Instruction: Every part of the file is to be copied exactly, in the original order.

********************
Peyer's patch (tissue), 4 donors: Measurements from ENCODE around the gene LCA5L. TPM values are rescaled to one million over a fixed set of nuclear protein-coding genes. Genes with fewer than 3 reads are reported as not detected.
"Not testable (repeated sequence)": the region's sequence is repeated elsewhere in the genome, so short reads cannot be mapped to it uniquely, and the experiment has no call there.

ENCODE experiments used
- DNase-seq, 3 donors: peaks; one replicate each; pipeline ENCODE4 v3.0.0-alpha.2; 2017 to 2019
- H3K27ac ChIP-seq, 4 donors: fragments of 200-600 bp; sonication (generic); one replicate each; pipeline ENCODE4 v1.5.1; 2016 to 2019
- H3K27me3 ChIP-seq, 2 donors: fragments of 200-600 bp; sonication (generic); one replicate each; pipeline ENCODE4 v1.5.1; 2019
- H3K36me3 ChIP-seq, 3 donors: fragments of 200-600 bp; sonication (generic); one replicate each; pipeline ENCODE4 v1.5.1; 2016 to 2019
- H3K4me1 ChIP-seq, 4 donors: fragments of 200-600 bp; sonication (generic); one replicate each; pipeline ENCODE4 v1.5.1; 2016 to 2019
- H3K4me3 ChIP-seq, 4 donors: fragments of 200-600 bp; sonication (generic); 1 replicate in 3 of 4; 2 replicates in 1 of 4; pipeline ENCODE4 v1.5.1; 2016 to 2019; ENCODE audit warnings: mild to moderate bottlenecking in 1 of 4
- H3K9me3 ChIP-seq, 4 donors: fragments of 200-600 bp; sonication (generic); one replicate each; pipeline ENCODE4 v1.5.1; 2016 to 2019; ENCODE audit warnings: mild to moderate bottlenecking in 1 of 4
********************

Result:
Peyer's patch (tissue), 4 donors: Measurements from ENCODE around the gene LCA5L. TPM values are rescaled to one million over a fixed set of nuclear protein-coding genes. Genes with fewer than 3 reads are reported as not detected.
"Not testable (repeated sequence)": the region's sequence is repeated elsewhere in the genome, so short reads cannot be mapped to it uniquely, and the experiment has no call there.

ENCODE experiments used
- DNase-seq, 3 donors: peaks; one replicate each; pipeline ENCODE4 v3.0.0-alpha.2; 2017 to 2019
- H3K27ac ChIP-seq, 4 donors: fragments of 200-600 bp; sonication (generic); one replicate each; pipeline ENCODE4 v1.5.1; 2016 to 2019
- H3K27me3 ChIP-seq, 2 donors: fragments of 200-600 bp; sonication (generic); one replicate each; pipeline ENCODE4 v1.5.1; 2019
- H3K36me3 ChIP-seq, 3 donors: fragments of 200-600 bp; sonication (generic); one replicate each; pipeline ENCODE4 v1.5.1; 2016 to 2019
- H3K4me1 ChIP-seq, 4 donors: fragments of 200-600 bp; sonication (generic); one replicate each; pipeline ENCODE4 v1.5.1; 2016 to 2019
- H3K4me3 ChIP-seq, 4 donors: fragments of 200-600 bp; sonication (generic); 1 replicate in 3 of 4; 2 replicates in 1 of 4; pipeline ENCODE4 v1.5.1; 2016 to 2019; ENCODE audit warnings: mild to moderate bottlenecking in 1 of 4
- H3K9me3 ChIP-seq, 4 donors: fragments of 200-600 bp; sonication (generic); one replicate each; pipeline ENCODE4 v1.5.1; 2016 to 2019; ENCODE audit warnings: mild to moderate bottlenecking in 1 of 4